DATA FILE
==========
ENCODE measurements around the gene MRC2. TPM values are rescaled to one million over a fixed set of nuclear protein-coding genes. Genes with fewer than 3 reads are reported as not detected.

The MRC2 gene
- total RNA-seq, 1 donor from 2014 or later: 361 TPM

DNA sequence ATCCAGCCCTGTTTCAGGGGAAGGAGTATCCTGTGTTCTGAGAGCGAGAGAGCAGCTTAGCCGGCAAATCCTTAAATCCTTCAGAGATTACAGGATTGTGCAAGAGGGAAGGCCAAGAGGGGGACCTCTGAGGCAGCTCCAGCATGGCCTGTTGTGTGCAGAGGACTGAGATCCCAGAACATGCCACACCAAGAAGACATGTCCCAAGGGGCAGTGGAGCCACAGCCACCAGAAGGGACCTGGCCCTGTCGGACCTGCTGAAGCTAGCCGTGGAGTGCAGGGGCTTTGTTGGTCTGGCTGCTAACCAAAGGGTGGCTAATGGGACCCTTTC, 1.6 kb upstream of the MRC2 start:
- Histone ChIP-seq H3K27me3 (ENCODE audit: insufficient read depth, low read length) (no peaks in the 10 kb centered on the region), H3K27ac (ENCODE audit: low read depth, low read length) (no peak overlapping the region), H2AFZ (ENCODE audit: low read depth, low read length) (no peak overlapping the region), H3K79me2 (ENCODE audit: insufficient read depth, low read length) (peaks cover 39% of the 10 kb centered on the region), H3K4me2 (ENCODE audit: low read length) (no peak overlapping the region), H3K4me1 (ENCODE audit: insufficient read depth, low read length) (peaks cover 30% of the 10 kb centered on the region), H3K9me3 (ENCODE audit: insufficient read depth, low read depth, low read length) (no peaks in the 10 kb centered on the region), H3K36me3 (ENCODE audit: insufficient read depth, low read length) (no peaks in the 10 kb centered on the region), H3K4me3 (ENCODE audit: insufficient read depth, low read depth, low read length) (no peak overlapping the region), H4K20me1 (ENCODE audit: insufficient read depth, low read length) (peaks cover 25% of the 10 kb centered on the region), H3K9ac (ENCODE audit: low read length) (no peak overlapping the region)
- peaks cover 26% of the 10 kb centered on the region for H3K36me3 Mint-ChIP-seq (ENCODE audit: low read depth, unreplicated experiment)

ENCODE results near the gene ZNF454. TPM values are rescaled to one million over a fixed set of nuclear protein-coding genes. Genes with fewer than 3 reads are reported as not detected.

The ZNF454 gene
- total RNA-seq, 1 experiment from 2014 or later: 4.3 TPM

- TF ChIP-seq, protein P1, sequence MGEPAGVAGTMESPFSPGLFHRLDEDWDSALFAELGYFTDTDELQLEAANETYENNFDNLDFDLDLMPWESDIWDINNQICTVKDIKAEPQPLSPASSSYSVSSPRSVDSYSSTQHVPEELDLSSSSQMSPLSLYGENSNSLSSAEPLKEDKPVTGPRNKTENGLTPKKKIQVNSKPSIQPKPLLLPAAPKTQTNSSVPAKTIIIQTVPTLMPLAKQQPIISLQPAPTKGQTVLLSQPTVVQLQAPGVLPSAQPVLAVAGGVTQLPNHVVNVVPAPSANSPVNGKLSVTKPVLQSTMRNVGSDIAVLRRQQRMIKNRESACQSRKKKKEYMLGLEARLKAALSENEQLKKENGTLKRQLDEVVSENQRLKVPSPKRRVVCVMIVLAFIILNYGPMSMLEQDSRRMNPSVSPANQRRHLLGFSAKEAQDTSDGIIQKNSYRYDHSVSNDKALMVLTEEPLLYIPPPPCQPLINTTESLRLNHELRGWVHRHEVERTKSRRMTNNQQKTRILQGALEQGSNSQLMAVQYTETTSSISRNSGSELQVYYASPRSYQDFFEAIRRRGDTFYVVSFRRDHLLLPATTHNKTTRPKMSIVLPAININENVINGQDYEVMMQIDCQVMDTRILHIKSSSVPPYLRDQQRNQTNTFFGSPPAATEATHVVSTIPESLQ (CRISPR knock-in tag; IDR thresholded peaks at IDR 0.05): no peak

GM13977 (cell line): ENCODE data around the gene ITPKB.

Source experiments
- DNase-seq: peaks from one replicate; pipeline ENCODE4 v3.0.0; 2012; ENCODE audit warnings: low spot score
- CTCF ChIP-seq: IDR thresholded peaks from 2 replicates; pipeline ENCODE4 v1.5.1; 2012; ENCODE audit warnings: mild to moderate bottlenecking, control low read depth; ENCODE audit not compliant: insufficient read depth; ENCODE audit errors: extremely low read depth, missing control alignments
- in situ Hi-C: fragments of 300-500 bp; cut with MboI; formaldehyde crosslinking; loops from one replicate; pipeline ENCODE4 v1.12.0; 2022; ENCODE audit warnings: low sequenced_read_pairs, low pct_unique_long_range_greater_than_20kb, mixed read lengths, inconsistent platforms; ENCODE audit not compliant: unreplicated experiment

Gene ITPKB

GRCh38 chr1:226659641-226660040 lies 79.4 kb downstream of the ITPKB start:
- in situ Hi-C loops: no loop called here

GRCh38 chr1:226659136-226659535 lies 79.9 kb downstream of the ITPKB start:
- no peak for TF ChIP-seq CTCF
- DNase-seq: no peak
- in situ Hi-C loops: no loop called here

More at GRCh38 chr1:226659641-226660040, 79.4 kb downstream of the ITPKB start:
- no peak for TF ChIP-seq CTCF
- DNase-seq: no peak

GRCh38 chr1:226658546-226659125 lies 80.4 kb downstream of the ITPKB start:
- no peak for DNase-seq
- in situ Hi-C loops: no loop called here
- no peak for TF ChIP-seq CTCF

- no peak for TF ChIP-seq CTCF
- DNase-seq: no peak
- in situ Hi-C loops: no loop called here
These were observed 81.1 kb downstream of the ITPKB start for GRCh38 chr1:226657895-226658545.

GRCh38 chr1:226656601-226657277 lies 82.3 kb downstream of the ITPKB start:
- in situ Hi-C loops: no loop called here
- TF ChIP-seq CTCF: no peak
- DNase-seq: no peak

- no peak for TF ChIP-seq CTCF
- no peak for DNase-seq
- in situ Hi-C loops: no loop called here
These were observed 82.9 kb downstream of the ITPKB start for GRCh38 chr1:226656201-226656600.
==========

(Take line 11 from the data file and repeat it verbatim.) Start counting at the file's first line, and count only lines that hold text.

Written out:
GM13977 (cell line): ENCODE data around the gene ITPKB.